11. Thanks so much Jenna! If the pot is sitting directly on the ground or floor, there’s no air circulation flowing under the pot. Clay pots are porous & that’s why mold & moss is able to grow on & under them. Pot feet help to get a bit of air movement under a pot. This doesn’t happen with plastic pots. Another reason for white patches on clay pots is too much fertilizing. Fertilizers have a lot of salt in them & it builds up on the outside of the pots. I love pottery! I’ve been to funky, smaller nurseries in SD on a hunt for unusual succulents but here are a few of the “biggies” that I’ve been to: Armstrong (there are several locations), Walt Anderson & Weidners. I love the Madd Potter for pots but they also have some plants too. Happy gardening! Nell

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  13. I recently bought one of these beauties and it’s the perfect desk plant for me. I was wondering if there’s any way to keep this plant small?
    Thank you!

  14. Hi Irene –
    You can keep it in a small pot which will restrict the root growth. However, over time it’ll start to suffer. If it starts to get too big, you can easily cut off the top to the height you want it to be & new sprouts will appear at the top. Nell

  15. Hi Nell,

    For the first time in–I hate to say it–8 years I reported my marginata. It’s been thriving overall. However, after repotting with new soil in a larger pot (was extremely root bound), I fed it for the first time ever with Miracle Grow as I watered it. It’s looking droopy as I imagined from transplant shock, but how bad of a mistake did I make with fertilizing it??
    Thank you! Dana

  16. Hi Dana – I don’t use Miracle-Gro but I do know that it’s a water soluble fertilizer which is recommended to be used on houseplants every 7-14 days. That means it’s pretty mild. If you used it at the recommended strength, that shouldn’t be an issue. The droop is caused by low light &/or a watering issue. It’s most likely transplant shock. Don’t fertilize it until spring – I only fertilize my houseplants once a year. Nell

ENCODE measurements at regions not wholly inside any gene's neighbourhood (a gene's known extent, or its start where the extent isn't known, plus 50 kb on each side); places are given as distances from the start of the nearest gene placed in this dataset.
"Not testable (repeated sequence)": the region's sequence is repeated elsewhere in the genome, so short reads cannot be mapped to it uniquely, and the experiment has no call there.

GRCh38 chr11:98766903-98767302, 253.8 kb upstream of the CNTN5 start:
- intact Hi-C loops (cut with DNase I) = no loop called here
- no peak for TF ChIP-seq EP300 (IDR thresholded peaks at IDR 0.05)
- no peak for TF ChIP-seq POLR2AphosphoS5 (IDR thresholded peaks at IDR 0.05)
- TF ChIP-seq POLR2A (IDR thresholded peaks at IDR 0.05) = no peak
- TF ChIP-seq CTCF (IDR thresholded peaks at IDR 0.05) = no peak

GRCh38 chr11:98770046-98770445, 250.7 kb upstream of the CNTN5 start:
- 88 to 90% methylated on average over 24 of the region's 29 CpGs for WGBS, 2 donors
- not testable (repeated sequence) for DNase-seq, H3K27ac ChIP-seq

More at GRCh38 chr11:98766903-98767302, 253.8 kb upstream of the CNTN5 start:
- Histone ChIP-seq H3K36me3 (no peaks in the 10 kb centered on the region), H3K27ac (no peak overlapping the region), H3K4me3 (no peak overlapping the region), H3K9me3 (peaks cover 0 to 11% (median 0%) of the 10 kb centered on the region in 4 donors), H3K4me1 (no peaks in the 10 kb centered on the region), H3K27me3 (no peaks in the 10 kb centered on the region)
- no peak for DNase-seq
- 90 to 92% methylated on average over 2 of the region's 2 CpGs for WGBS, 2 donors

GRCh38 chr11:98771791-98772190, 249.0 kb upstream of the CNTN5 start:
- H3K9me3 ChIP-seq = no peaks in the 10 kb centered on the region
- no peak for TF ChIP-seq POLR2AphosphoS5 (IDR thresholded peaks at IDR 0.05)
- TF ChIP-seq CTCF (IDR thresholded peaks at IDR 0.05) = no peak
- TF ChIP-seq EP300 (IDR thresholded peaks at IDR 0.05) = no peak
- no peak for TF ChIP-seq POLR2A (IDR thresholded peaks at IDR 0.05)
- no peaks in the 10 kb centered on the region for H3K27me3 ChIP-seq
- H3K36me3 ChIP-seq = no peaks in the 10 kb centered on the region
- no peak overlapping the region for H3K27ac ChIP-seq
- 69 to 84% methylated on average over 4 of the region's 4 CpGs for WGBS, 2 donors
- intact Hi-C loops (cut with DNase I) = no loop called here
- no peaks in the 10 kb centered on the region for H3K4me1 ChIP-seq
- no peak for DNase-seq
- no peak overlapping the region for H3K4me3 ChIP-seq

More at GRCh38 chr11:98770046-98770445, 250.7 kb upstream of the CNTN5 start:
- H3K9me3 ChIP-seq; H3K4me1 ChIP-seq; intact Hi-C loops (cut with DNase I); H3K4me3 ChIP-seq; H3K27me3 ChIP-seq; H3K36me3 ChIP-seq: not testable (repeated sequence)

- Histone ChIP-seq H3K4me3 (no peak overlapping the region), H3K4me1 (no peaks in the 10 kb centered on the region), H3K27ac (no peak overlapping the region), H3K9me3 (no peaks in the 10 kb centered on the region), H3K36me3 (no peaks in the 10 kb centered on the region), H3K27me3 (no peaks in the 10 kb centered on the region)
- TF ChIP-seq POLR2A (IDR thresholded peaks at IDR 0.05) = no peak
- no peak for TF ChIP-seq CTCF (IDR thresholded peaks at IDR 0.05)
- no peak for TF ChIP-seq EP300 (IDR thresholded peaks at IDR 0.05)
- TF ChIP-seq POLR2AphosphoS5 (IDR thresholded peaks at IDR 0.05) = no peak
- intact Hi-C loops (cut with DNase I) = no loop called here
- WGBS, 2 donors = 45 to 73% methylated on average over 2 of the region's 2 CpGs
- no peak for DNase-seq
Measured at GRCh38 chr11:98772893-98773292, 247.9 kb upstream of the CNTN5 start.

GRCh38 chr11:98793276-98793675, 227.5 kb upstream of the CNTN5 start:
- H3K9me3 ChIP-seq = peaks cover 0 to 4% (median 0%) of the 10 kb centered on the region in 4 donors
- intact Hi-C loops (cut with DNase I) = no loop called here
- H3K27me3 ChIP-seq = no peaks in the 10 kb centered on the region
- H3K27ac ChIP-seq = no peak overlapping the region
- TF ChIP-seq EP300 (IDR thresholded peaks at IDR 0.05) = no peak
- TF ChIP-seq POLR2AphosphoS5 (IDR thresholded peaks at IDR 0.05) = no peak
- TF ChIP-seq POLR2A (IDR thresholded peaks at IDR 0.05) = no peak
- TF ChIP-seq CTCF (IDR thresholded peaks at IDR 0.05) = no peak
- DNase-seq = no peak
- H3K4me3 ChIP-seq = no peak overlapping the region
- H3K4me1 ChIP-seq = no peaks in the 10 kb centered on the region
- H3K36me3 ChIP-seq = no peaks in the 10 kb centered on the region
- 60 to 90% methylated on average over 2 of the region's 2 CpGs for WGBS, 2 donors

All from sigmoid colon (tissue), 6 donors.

17. I use Miracle Gro on a row of newly planted hedge plants, about10 to 12 inches long. It was early spring. They ALL died. Afer that lesson, I use only half the recommended dose of ANY plant fertilizer and watch closely.

  18. Yes Linda, a lesson learned the hard way. I’m not a big advocate of commercial fertilizers because people tend to over do it. Also, they contain a high amount of salts. Thanks for sharing! Nell

  19. Nell,

    I am a college kid, and the Dragon Tree is my first plant! Been reading some articles to make sure I do this right . . . thank you for writing this! The most comprehensive article I’ve found, and you clearly write it for this plant. Some articles feel as they might apply to any species, so it’s nice to know you have a purpose in your writing. Anyways, I have one question. You mentioned that this plant likes humidity and appreciates misting, is there any limit to how much one should do this? Watering is obviously done more carefully, but is misting bad on a daily basis? Or does it matter? Thank you!

  20. Hi Wesley – Thank you, I’m glad you found the article to be helpful because I always write in a manner which I hope people can easily understand. This plant, like many houseplants, is native to the tropics. It can adapt to a “normal” houseplant environment just fine but would appreciate a weekly misting. Just know that this plant is subject to tipping (dried brown tips on the leaf points) so don’t be concerned about that. My marginata grows outdoors here in the desert & I hose it down every week. It’s doing great which you’ll see in a video & post next month. Nell